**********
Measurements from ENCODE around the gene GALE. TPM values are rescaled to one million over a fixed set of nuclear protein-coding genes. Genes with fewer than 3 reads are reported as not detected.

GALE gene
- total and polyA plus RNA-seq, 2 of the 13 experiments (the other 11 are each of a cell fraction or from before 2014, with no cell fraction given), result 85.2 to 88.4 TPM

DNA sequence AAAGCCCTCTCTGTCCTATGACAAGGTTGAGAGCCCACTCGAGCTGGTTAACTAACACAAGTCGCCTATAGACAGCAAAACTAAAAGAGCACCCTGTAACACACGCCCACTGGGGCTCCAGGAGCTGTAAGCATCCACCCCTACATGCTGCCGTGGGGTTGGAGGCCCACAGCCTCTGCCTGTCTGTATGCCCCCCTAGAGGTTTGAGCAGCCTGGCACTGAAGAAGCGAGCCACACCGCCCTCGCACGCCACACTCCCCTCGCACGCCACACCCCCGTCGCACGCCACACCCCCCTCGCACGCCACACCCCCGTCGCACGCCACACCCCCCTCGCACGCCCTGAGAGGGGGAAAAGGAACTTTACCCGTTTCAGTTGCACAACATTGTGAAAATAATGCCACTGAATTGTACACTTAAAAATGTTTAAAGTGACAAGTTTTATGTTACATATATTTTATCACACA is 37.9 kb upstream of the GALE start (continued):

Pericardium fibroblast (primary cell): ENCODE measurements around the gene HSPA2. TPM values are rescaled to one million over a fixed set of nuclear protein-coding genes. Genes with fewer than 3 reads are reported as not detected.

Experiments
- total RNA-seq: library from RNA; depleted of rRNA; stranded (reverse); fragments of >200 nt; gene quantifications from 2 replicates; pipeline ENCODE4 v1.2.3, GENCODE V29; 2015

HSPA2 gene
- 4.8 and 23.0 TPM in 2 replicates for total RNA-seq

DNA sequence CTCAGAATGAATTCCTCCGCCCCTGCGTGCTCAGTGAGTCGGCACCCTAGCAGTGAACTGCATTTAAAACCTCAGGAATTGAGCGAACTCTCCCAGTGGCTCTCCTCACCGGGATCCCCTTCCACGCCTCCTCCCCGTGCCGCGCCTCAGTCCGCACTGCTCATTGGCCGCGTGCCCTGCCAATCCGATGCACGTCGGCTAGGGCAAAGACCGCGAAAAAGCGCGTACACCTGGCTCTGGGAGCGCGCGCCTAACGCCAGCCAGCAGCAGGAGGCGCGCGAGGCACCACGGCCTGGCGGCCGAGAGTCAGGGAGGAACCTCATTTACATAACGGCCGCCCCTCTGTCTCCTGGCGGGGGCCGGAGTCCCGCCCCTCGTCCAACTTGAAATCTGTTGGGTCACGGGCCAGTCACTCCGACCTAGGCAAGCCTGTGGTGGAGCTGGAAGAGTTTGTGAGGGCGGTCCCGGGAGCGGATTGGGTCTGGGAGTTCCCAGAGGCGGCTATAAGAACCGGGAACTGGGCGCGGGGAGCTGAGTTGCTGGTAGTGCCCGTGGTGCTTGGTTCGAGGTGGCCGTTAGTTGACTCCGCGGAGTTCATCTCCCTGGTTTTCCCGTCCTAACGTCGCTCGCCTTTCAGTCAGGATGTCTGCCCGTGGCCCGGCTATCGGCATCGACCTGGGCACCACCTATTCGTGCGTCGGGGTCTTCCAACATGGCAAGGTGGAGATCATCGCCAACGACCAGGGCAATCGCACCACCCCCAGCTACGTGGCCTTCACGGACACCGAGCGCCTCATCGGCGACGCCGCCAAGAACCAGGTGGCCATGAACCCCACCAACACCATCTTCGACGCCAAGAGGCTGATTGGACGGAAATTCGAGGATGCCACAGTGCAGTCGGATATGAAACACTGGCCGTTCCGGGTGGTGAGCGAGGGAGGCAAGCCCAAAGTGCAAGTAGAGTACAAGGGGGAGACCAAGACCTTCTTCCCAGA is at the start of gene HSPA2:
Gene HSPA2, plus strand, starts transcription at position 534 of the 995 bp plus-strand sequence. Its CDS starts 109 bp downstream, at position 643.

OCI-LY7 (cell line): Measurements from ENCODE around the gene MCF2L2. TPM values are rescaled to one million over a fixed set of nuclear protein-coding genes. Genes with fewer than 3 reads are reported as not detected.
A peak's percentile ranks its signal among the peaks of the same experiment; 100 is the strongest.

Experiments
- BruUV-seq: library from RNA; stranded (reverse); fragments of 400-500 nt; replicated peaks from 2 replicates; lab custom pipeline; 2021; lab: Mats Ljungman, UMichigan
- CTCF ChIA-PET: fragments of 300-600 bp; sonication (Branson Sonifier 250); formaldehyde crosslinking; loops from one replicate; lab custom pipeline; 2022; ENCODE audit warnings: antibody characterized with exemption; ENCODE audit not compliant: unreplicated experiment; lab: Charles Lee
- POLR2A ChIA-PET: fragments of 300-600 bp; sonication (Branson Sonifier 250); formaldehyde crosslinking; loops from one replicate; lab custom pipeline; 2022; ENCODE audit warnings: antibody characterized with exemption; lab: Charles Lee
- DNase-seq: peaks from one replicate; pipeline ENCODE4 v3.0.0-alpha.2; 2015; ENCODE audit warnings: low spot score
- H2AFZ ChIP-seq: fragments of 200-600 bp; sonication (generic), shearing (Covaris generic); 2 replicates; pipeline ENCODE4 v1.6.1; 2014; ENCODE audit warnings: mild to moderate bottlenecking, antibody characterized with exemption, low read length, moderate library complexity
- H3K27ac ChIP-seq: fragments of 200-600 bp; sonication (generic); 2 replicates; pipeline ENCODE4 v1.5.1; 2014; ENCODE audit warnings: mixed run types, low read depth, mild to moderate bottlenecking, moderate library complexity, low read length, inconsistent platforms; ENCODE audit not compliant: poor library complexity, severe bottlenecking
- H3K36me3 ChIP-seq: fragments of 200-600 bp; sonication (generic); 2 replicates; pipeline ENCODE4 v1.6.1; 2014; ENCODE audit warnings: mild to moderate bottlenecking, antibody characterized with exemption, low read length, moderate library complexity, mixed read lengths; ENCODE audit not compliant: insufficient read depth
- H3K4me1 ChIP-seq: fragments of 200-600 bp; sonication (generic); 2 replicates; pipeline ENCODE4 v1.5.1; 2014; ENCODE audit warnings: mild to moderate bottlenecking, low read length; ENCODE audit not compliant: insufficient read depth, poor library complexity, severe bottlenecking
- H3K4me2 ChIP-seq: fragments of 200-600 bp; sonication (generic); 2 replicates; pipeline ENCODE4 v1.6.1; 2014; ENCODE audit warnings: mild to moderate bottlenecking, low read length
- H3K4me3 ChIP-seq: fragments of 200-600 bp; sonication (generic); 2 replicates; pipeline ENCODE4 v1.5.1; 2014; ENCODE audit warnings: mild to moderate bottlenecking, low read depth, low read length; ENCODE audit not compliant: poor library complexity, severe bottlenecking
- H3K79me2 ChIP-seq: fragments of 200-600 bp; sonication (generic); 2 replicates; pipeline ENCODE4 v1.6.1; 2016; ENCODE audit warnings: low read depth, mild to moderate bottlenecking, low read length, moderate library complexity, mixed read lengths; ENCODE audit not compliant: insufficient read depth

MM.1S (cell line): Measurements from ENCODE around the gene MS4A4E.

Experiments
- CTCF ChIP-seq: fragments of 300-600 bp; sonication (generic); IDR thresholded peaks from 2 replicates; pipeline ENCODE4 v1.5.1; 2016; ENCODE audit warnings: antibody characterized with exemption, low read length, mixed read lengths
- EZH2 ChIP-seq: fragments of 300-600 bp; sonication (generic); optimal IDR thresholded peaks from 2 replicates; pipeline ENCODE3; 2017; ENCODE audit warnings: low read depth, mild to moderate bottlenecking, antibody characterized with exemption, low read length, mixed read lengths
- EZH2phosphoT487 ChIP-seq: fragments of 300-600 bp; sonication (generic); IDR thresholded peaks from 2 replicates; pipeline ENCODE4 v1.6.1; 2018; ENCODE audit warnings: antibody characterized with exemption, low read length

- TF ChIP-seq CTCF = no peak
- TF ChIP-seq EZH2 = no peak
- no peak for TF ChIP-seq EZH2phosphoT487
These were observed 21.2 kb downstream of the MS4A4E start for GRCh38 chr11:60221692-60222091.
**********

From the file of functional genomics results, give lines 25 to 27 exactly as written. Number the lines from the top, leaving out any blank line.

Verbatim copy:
- H3K79me2 ChIP-seq: fragments of 200-600 bp; sonication (generic); 2 replicates; pipeline ENCODE4 v1.6.1; 2016; ENCODE audit warnings: low read depth, mild to moderate bottlenecking, low read length, moderate library complexity, mixed read lengths; ENCODE audit not compliant: insufficient read depth

MM.1S (cell line): Measurements from ENCODE around the gene MS4A4E.

Experiments